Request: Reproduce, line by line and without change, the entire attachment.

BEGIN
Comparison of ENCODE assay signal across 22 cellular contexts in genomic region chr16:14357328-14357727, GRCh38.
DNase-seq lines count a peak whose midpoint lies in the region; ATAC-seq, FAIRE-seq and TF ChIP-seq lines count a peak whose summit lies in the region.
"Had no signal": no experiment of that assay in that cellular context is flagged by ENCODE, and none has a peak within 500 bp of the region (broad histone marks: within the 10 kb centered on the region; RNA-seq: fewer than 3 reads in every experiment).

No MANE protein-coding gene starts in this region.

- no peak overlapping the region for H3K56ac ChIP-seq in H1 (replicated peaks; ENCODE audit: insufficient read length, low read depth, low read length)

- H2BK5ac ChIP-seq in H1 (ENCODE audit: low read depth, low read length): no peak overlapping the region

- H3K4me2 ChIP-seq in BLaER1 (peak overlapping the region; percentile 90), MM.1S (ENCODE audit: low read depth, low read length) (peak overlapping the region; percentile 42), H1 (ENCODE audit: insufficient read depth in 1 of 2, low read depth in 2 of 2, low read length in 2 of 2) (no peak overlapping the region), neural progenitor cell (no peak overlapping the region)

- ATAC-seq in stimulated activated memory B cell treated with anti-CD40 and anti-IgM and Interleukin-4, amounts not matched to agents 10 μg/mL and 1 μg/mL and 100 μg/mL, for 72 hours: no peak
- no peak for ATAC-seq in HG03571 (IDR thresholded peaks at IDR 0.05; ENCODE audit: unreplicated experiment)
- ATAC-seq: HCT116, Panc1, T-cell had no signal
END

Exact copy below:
Comparison of ENCODE assay signal across 22 cellular contexts in genomic region chr16:14357328-14357727, GRCh38.
DNase-seq lines count a peak whose midpoint lies in the region; ATAC-seq, FAIRE-seq and TF ChIP-seq lines count a peak whose summit lies in the region.
"Had no signal": no experiment of that assay in that cellular context is flagged by ENCODE, and none has a peak within 500 bp of the region (broad histone marks: within the 10 kb centered on the region; RNA-seq: fewer than 3 reads in every experiment).

No MANE protein-coding gene starts in this region.

- no peak overlapping the region for H3K56ac ChIP-seq in H1 (replicated peaks; ENCODE audit: insufficient read length, low read depth, low read length)

- H2BK5ac ChIP-seq in H1 (ENCODE audit: low read depth, low read length): no peak overlapping the region

- H3K4me2 ChIP-seq in BLaER1 (peak overlapping the region; percentile 90), MM.1S (ENCODE audit: low read depth, low read length) (peak overlapping the region; percentile 42), H1 (ENCODE audit: insufficient read depth in 1 of 2, low read depth in 2 of 2, low read length in 2 of 2) (no peak overlapping the region), neural progenitor cell (no peak overlapping the region)

- ATAC-seq in stimulated activated memory B cell treated with anti-CD40 and anti-IgM and Interleukin-4, amounts not matched to agents 10 μg/mL and 1 μg/mL and 100 μg/mL, for 72 hours: no peak
- no peak for ATAC-seq in HG03571 (IDR thresholded peaks at IDR 0.05; ENCODE audit: unreplicated experiment)
- ATAC-seq: HCT116, Panc1, T-cell had no signal